It may appear as those Bonnie has tax liability on the difference, an estimated $160,795.00 but in reality, that can be reduced by the non-recurring closing costs from her relinquished property, where the commissions alone were over $250k. She did have less than $1,000 in cash boot, (which is not uncommon) that her CPA will potentially assess taxes on or net out against other costs but either way that is minimal.
We congratulate Bonnie on her successful exchange!
There is no “one size fits all”. Assemble a team of experienced advisors (realtors and tax professionals) and have a top notch qualified intermediary, like Exchange Resources. Then talk with our team about your plan and your goals and remember the 1031 exchange is a tool. Use this tool to grow and diversify your portfolio to meet whatever your current needs are.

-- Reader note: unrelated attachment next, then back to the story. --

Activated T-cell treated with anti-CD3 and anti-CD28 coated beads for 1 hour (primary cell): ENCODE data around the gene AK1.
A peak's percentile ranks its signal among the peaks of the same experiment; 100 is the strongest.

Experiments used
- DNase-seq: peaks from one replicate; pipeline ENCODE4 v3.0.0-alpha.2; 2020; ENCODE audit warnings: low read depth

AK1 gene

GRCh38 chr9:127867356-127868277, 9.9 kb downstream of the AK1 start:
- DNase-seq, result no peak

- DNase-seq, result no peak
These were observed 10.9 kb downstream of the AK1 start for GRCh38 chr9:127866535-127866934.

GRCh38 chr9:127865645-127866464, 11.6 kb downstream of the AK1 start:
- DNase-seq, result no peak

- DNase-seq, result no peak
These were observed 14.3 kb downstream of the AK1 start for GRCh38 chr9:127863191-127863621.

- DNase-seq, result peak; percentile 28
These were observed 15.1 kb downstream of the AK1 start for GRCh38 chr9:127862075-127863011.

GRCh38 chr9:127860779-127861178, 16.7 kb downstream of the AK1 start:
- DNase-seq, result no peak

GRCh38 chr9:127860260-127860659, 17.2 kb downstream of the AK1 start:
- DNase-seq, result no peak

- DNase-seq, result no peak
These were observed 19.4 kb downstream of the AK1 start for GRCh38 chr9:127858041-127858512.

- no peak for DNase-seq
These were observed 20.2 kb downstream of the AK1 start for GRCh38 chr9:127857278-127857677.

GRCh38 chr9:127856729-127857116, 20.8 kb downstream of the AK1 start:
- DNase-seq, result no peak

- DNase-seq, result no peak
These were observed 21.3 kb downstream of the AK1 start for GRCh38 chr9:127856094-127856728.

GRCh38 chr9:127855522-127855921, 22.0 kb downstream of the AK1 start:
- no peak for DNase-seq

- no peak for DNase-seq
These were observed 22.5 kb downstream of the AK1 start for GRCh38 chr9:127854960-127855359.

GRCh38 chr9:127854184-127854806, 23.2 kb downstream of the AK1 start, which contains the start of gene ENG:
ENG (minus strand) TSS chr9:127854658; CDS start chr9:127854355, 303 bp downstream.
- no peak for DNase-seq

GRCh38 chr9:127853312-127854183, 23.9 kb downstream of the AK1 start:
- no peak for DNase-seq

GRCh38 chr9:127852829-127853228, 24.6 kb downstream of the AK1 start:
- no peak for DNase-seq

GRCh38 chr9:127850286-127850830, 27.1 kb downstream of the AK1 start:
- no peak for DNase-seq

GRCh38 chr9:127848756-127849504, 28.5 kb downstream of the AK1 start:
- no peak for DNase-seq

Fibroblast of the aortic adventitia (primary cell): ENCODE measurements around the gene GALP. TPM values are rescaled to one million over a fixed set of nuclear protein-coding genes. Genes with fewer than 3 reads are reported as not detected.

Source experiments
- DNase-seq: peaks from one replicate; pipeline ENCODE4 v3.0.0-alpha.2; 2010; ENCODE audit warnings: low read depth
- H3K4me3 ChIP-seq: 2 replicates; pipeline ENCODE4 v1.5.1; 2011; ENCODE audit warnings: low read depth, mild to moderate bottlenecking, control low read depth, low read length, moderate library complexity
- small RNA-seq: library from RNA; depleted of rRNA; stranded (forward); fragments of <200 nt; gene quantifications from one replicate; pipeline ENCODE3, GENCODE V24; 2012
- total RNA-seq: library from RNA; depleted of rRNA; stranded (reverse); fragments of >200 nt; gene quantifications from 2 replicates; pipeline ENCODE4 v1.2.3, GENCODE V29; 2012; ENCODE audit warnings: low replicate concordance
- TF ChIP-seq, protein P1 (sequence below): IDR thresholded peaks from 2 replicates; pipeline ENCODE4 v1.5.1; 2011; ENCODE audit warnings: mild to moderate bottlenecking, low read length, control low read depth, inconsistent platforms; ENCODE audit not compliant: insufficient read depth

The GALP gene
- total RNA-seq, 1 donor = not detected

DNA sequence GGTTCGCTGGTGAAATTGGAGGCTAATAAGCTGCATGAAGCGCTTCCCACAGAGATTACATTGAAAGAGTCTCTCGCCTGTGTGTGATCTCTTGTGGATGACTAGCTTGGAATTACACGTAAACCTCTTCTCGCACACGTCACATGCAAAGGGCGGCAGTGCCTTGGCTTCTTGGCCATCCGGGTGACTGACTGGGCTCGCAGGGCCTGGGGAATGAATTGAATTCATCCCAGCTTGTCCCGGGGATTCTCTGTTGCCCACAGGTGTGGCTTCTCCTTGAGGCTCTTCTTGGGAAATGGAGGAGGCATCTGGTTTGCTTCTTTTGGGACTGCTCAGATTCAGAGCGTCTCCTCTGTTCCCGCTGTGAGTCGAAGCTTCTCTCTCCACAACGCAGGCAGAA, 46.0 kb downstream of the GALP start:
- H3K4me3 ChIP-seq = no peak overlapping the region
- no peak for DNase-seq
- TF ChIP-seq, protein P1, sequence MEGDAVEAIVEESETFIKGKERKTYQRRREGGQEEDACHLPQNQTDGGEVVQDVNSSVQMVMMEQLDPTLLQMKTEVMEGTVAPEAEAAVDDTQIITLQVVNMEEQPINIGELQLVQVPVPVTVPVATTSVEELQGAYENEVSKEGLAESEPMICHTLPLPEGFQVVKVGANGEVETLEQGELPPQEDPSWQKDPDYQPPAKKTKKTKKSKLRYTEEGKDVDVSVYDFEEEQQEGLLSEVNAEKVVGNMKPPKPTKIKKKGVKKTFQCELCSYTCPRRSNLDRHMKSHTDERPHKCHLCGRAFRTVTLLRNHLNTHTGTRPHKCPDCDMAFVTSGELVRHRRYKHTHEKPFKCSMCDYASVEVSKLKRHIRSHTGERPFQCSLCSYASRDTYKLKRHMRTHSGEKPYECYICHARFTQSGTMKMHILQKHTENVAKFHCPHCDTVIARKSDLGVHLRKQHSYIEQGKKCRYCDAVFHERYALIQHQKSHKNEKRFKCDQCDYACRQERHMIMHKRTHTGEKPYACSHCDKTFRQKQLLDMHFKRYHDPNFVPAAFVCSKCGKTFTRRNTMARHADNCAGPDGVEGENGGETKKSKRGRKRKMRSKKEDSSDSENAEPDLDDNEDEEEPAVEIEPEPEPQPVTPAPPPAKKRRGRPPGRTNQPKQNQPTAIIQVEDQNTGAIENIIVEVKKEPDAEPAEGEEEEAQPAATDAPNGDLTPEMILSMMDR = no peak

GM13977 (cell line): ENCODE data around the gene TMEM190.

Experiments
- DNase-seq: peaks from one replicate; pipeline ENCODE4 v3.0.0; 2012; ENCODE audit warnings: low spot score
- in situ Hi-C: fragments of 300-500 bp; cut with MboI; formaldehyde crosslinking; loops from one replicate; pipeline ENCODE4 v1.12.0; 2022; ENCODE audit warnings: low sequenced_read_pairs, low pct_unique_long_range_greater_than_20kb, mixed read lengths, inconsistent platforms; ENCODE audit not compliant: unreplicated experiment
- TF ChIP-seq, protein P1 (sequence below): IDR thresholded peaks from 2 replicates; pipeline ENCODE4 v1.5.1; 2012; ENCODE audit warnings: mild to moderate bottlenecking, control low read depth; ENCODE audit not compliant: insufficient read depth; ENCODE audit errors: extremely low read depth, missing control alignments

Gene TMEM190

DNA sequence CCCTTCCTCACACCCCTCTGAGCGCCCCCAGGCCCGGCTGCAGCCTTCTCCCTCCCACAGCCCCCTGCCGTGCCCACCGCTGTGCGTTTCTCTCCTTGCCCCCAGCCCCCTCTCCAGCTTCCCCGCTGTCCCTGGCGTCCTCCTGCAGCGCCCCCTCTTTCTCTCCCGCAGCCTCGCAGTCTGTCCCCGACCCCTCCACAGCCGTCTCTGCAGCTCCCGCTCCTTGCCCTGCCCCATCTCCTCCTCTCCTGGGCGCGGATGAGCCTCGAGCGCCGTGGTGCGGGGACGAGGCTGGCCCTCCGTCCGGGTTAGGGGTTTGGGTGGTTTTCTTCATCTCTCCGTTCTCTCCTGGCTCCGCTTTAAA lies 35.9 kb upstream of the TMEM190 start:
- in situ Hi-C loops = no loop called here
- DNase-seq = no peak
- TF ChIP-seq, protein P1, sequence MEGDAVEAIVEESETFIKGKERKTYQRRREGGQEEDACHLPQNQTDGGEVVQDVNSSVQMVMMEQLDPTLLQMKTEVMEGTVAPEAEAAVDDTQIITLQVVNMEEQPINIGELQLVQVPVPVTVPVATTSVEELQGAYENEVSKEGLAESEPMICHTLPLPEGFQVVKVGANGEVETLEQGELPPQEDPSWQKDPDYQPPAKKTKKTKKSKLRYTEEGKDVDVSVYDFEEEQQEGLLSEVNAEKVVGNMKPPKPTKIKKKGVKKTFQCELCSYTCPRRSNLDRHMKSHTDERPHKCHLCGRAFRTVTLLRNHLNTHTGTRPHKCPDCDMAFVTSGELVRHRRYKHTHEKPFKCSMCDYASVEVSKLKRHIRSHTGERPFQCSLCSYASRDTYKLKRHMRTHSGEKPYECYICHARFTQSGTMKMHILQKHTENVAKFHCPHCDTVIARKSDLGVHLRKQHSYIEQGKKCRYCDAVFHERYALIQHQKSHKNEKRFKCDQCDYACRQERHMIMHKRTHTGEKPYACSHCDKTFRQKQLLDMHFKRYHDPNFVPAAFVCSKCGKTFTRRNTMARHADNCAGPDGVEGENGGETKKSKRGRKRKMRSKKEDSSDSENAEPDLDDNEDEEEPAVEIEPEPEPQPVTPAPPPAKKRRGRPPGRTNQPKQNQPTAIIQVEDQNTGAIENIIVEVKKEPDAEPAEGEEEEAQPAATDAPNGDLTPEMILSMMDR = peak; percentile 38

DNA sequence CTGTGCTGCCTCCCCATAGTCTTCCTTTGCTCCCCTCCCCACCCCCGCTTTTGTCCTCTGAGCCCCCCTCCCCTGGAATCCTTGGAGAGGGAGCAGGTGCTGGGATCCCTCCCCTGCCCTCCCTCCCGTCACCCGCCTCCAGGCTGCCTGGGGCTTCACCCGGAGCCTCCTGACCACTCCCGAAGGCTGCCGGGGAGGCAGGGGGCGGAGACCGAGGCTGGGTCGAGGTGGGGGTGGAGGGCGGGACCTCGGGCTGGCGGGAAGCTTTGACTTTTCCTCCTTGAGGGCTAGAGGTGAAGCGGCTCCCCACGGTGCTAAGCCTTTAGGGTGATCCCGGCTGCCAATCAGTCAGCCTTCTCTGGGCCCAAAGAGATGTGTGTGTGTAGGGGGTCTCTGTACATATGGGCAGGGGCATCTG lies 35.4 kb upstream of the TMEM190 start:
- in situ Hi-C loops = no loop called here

IRS 1031 Exchange Fact Sheet: https://www.irs.gov/pub/irs-news/fs-08-18.pdf